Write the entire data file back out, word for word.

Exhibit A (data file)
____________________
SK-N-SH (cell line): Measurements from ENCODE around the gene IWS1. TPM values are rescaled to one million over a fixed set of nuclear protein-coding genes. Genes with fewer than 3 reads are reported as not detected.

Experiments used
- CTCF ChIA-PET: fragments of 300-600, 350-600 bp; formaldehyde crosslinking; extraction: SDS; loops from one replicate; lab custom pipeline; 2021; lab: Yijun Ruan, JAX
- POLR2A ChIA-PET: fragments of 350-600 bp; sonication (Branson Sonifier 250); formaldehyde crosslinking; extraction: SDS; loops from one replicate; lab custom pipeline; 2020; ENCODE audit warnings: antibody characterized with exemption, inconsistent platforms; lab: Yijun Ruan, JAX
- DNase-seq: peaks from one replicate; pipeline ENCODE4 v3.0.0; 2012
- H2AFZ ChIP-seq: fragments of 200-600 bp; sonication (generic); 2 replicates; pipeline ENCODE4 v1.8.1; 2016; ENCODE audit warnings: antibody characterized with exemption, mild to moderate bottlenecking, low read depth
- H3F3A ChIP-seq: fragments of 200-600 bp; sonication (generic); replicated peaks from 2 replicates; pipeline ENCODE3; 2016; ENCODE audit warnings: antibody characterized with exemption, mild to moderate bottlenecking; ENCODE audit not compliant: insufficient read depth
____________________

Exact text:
SK-N-SH (cell line): Measurements from ENCODE around the gene IWS1. TPM values are rescaled to one million over a fixed set of nuclear protein-coding genes. Genes with fewer than 3 reads are reported as not detected.

Experiments used
- CTCF ChIA-PET: fragments of 300-600, 350-600 bp; formaldehyde crosslinking; extraction: SDS; loops from one replicate; lab custom pipeline; 2021; lab: Yijun Ruan, JAX
- POLR2A ChIA-PET: fragments of 350-600 bp; sonication (Branson Sonifier 250); formaldehyde crosslinking; extraction: SDS; loops from one replicate; lab custom pipeline; 2020; ENCODE audit warnings: antibody characterized with exemption, inconsistent platforms; lab: Yijun Ruan, JAX
- DNase-seq: peaks from one replicate; pipeline ENCODE4 v3.0.0; 2012
- H2AFZ ChIP-seq: fragments of 200-600 bp; sonication (generic); 2 replicates; pipeline ENCODE4 v1.8.1; 2016; ENCODE audit warnings: antibody characterized with exemption, mild to moderate bottlenecking, low read depth
- H3F3A ChIP-seq: fragments of 200-600 bp; sonication (generic); replicated peaks from 2 replicates; pipeline ENCODE3; 2016; ENCODE audit warnings: antibody characterized with exemption, mild to moderate bottlenecking; ENCODE audit not compliant: insufficient read depth